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    Litho-, bio-, and chemostratigraphy of the Middle Triassic carbonate succession in the North-Central Coast Region of Vietnam

    Ha T T N, Takayanagi H, Ueno K, Asahara Y, Yamamoto K, Iryu Y

    Chemostratigraphy, Foraminiferal biostratigraphy, Carbon isotope ratio, Carbonate, Middle Triassic, Hoang Mai Formation, Vietnam.

    Anisian δ13C profiles of carbonates from Romania, Vietnam, and South China.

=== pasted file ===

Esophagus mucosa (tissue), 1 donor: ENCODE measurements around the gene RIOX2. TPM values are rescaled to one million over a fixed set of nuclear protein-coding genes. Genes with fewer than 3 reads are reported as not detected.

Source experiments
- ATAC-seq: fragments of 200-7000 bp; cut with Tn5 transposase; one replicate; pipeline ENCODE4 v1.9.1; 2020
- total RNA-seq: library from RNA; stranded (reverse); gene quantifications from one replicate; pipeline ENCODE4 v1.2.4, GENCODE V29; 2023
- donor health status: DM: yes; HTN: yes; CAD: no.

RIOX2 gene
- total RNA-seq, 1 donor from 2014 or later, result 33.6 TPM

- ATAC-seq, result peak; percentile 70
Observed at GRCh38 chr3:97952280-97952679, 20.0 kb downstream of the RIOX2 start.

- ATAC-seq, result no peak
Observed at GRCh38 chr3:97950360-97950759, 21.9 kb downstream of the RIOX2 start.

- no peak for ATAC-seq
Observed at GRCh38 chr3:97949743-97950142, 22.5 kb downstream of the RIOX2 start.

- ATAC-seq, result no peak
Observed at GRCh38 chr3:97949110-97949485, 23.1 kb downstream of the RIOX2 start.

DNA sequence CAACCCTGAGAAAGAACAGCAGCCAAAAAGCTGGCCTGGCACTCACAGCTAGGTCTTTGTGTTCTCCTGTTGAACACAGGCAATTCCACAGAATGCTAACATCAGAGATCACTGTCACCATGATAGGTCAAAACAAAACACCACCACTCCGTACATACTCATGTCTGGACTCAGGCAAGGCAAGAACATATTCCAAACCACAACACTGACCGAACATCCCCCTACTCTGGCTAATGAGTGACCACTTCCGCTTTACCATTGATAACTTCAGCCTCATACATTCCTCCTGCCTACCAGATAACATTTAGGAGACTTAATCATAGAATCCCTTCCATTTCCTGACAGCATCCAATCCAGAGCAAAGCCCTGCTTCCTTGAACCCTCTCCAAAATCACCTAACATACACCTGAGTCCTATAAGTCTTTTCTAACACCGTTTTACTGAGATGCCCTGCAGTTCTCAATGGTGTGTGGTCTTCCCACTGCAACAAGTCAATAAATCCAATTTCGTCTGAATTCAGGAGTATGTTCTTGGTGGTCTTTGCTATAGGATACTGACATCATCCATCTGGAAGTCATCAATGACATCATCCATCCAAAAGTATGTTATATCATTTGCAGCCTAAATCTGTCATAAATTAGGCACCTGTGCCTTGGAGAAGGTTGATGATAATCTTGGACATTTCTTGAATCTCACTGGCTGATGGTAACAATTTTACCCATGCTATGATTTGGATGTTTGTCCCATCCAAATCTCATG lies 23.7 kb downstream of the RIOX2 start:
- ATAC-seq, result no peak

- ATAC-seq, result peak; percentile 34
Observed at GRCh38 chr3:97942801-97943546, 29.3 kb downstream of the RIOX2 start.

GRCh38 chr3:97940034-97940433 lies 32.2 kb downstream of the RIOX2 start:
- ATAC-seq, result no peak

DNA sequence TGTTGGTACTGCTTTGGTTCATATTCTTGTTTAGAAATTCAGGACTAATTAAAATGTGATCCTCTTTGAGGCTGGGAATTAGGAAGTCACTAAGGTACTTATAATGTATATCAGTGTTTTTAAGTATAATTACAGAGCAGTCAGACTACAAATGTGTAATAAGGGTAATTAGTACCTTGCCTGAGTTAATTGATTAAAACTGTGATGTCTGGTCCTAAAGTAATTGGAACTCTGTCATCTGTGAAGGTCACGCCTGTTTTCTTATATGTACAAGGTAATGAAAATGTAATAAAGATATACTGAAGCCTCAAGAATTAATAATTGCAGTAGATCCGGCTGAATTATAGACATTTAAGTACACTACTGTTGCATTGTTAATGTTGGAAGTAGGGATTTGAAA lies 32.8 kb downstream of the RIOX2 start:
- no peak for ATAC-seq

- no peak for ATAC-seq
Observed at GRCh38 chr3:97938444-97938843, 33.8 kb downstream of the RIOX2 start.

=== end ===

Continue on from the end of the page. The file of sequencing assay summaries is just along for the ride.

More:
Middle Triassic carbonates extend from the North-Central Coast region of Vietnam to northern Laos. We conducted sedimentological, paleontological, and geochemical analyses on the carbonates of the Hoang Mai Formation in Nghe An province, Vietnam. The carbonates consist of the following six lithostratigraphic units (from bottom to top): sandy limestone (unit 1), peloidal packstone with a microbialite interlayer (unit 2), peloidal packstone and oncoidal floatstone (unit 3), peloidal–bioclastic packstone (unit 4), peloidal packstone with variable quantities of bioclasts and microbialite (unit 5), and peloidal packstone with variable quantities of bioclasts (unit 6). The sandy nature of unit 1 and of three of the interlayers in unit 2 indicates a supply of terrigenous material during the early stages of formation of the Hoang Mai carbonate platform. The dominance of carbonates with a fine-grained matrix throughout the overlying succession implies a low-energy depositional environment. Common occurrences of dasycladalean algae in units 4–6 indicate a back-reef lagoon environment. A total of 24 foraminiferal taxa, including Citaella dinarica and C. deformata, were identified. These two age-diagnostic species occur in units 3–6, suggesting that this interval is correlated with the Pelsonian and that the lower units (units 1–2) are potentially correlated with the Bithynian. Thus, the entire core section can be assigned to the middle Anisian (lower Middle Triassic). An assessment of the diagenetic alteration using geochemical parameters indicates that the carbonates of the studied succession have not retained their initial strontium (87Sr/86Sr) and oxygen (δ18O) isotope compositions. In contrast, the carbonates in the lower (units 1–2) and middle (units 2–5) intervals have retained their initial carbon isotope compositions (δ13C), making them suitable for C isotopic analyses. In the lower interval, we observe a slight δ13C-enrichment, followed by a gradual δ13C-depletion upwards into the middle interval. The observed trend in δ13C values from the Hoang Mai Formation can be correlated with similar trends reported from South China and Romania. Samples within the upper interval (units 5–6) of the Vietnamese δ13C profile are relatively δ13C-depleted, which is likely the result of diagenetic overprinting.